PITTSBURGH--Agencies like the U.S. Census Bureau produce a voluminous amount of data, much of which is of tremendous value to social scientists and other researchers. But the data also includes personal information that, under the law, must be protected and could be harmful were it to fall into the wrong hands. Thus, organizations that maintain such databases need to devise ways to protect individuals' privacy while preserving the value of the information to researchers, writes Carnegie Mellon University Statistics Professor George Duncan in a commentary in the Aug. 31 edition of the journal Science.
Duncan said traditional methods of "de-identifying" records, such as stripping away Social Security numbers or birthdates, are inadequate to safeguard privacy because a person who knows enough about the data pool could use other characteristics to identify individuals. Duncan, for example, is the only person who holds a Ph.D. in statistics and teaches in Carnegie Mellon's H. John Heinz III School of Public Policy and Management, so any data set that included that information, even with Duncan's name removed, could be used to determine his identity. This could have serious consequences when it comes to data that includes information about a person's medical history or sexual behavior, like that collected by the National Center for Health Statistics. Unfortunately, the characteristics that can be used to re-identify records are often the very information that makes the data useful to legitimate researchers.
"The question is, 'How can data be made useful for research purposes without compromising the confidentiality of those who provided the data"'" Duncan said.
Possible solutions to this dilemma include administrative procedures that limit data access to approved users who must abide by restrictions on the use of information, and statistical methods that de-identify records in such a way that the user cannot readily reconstruct personal identities. In order to be effective, these statistical transformations must be tailored to how the data will be used, so that researchers can see the information that interests them while other characteristics remain veiled.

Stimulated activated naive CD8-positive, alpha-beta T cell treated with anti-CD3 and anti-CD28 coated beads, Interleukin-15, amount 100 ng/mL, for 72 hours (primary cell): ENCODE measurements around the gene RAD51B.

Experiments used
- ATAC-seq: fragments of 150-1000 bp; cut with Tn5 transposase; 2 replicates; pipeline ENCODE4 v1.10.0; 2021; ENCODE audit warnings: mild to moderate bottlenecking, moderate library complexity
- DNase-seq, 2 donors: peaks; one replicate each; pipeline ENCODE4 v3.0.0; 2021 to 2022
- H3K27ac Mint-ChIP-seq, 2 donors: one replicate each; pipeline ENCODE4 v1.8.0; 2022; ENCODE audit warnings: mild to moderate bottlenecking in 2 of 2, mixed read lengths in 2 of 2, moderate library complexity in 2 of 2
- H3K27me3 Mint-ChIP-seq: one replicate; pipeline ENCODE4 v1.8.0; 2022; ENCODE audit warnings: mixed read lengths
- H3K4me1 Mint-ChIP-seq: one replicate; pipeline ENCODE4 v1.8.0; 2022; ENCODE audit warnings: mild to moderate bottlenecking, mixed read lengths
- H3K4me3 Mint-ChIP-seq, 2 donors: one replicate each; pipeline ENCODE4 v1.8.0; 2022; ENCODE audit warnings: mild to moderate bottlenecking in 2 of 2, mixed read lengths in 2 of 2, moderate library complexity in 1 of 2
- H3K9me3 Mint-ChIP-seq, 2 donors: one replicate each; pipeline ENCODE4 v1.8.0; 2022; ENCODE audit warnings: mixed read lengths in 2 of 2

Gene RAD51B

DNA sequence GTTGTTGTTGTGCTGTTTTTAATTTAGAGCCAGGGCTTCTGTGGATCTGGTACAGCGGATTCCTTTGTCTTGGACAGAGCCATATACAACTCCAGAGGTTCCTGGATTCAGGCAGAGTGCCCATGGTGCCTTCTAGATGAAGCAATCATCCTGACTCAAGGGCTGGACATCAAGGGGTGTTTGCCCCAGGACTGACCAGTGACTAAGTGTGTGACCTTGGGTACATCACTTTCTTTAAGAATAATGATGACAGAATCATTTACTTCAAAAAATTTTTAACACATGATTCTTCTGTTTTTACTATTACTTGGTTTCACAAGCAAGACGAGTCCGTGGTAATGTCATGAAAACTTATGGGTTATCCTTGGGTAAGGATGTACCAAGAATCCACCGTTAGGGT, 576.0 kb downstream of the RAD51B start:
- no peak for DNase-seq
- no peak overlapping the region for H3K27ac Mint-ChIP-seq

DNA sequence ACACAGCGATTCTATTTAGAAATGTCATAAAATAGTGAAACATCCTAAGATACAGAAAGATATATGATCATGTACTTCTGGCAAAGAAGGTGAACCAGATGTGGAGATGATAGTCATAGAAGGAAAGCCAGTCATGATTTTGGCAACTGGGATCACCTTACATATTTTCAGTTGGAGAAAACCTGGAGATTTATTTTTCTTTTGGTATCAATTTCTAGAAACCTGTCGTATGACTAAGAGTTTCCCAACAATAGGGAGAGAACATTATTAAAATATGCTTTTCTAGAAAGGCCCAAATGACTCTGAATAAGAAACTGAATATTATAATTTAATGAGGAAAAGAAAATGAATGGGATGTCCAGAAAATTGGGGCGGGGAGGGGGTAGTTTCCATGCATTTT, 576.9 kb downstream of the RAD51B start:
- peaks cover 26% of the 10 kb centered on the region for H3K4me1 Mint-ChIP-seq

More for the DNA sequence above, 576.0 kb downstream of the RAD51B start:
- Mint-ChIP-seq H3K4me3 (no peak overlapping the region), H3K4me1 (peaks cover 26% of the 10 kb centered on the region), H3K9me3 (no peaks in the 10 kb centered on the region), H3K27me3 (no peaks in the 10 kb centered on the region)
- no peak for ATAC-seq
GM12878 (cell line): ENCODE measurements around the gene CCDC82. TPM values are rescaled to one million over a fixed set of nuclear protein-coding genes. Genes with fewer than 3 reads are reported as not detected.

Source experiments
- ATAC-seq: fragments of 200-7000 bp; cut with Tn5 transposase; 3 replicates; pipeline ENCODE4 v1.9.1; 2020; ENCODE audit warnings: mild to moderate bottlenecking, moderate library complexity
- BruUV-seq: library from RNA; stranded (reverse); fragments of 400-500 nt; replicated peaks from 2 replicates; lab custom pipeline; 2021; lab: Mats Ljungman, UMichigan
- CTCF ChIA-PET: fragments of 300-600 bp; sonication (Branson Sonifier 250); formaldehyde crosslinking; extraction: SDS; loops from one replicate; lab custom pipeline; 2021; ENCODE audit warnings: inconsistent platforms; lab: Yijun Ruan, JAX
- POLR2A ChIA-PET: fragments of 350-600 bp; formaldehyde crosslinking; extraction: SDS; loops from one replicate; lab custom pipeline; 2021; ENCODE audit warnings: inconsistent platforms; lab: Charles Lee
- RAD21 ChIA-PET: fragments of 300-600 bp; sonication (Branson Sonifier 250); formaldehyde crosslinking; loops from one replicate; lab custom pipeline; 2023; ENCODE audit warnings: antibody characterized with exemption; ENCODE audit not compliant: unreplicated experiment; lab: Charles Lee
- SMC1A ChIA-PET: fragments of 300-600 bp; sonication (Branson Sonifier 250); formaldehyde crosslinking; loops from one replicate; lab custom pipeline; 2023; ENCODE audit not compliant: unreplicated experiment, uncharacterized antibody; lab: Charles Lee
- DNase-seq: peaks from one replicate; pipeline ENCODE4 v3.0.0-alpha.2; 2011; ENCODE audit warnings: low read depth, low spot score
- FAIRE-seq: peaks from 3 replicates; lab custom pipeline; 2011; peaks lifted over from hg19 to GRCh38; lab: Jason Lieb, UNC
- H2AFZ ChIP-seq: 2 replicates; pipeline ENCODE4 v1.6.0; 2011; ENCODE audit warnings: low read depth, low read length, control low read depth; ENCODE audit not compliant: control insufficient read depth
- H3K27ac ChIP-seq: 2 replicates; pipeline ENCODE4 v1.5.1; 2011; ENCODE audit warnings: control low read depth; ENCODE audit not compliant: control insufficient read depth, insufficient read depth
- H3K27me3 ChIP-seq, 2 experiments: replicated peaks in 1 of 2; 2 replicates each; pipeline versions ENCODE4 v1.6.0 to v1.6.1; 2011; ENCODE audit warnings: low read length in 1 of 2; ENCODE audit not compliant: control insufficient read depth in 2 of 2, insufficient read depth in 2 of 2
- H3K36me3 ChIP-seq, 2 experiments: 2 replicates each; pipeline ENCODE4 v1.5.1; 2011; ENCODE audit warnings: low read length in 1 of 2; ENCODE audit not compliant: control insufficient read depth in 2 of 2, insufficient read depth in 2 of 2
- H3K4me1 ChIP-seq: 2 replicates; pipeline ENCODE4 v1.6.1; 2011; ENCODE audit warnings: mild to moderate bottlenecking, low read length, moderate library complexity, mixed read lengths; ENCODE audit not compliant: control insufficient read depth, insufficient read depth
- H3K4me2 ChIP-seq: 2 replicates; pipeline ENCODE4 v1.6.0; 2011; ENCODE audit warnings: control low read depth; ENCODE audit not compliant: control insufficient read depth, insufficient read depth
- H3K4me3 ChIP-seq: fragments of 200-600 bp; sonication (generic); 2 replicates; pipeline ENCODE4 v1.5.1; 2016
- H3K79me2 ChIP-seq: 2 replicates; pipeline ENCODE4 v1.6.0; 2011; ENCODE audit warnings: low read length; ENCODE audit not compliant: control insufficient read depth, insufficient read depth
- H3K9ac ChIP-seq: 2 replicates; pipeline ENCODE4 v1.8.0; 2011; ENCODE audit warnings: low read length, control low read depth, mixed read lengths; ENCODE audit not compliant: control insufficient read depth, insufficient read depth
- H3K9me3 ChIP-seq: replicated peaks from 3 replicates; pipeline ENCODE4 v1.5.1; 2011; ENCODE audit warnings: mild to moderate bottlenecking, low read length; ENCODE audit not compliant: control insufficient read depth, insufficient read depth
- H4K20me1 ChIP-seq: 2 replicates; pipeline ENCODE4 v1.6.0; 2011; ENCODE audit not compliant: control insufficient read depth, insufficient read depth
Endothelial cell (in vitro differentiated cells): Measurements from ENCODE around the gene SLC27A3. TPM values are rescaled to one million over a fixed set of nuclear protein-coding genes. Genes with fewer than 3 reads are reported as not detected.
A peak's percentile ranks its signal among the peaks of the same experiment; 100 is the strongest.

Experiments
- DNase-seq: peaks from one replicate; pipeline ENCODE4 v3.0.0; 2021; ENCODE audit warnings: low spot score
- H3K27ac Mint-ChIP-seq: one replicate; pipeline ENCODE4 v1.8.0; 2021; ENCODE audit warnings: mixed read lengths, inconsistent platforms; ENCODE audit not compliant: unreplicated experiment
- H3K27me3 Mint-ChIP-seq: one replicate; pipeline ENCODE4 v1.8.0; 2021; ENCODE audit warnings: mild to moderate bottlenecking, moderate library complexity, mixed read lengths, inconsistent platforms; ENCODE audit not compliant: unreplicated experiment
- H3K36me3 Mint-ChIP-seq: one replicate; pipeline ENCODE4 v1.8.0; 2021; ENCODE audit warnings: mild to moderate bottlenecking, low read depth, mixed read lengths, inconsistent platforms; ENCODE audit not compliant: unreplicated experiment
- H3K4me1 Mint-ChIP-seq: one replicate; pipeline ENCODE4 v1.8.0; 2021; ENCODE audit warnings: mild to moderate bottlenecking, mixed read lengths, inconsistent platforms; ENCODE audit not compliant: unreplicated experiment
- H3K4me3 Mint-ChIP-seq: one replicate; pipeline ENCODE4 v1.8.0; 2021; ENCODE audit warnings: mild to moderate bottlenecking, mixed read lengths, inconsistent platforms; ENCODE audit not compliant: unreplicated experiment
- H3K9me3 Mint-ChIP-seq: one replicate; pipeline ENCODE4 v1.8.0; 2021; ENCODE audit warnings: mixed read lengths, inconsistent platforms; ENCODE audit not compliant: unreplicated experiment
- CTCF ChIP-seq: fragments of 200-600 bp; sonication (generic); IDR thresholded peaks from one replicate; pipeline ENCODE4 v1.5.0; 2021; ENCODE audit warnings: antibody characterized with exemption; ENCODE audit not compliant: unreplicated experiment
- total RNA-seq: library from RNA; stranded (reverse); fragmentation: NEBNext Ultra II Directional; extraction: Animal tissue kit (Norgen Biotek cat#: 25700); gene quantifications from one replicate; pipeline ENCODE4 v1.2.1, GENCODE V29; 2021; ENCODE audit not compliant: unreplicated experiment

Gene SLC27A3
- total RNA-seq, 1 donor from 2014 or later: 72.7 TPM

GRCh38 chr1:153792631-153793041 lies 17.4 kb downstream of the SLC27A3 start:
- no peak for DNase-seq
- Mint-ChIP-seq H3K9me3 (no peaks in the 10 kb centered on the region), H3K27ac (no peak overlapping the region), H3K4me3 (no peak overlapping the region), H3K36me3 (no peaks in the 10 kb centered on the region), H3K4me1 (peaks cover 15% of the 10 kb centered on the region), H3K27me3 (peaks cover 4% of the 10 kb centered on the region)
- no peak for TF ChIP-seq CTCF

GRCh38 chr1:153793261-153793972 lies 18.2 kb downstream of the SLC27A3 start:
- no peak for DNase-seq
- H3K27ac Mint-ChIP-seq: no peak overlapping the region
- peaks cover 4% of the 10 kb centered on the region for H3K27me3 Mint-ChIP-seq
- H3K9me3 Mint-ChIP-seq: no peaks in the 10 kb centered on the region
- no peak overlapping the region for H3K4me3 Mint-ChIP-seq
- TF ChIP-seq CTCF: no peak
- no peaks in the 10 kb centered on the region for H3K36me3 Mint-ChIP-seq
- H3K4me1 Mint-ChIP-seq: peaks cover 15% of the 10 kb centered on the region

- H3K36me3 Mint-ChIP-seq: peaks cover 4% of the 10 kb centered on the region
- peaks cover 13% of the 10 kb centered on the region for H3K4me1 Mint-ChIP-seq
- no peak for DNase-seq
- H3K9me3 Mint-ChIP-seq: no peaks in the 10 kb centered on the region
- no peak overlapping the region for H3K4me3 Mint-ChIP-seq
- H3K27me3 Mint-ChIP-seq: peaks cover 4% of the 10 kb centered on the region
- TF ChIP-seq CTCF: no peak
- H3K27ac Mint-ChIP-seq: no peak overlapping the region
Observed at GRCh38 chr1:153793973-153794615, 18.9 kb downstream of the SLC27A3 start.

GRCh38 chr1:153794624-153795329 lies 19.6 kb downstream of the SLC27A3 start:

Duncan's commentary in Science was prompted by recent reports on data privacy, one by the U.S. National Research Council and the other by the U.K. Royal Academy of Engineering. In the article, Duncan discusses efforts to safeguard information gathered by video surveillance cameras, wireless networks and radio-frequency identification tags, which are used by hospitals to ensure that patients receive the correct treatment.
"Achieving 'adequate' privacy will require engineering innovation, managerial commitment, information cooperation of data subjects and social controls (legislation, regulation, codes of conduct by professional associations and response to reactions of the public)," Duncan wrote.
About Carnegie Mellon: Carnegie Mellon is a private research university with a distinctive mix of programs in engineering, computer science, robotics, business, public policy, fine arts and the humanities. More than 10,000 undergraduate and graduate students receive an education characterized by its focus on creating and implementing solutions for real problems, interdisciplinary collaboration, and innovation. A small student-to-faculty ratio provides an opportunity for close interaction between students and professors. While technology is pervasive on its 144-acre Pittsburgh campus, Carnegie Mellon is also distinctive among leading research universities for the world-renowned programs in its College of Fine Arts. A global university, Carnegie Mellon has campuses in Silicon Valley, Calif., and Qatar, and programs in Asia, Australia and Europe. For more, see www.cmu.edu.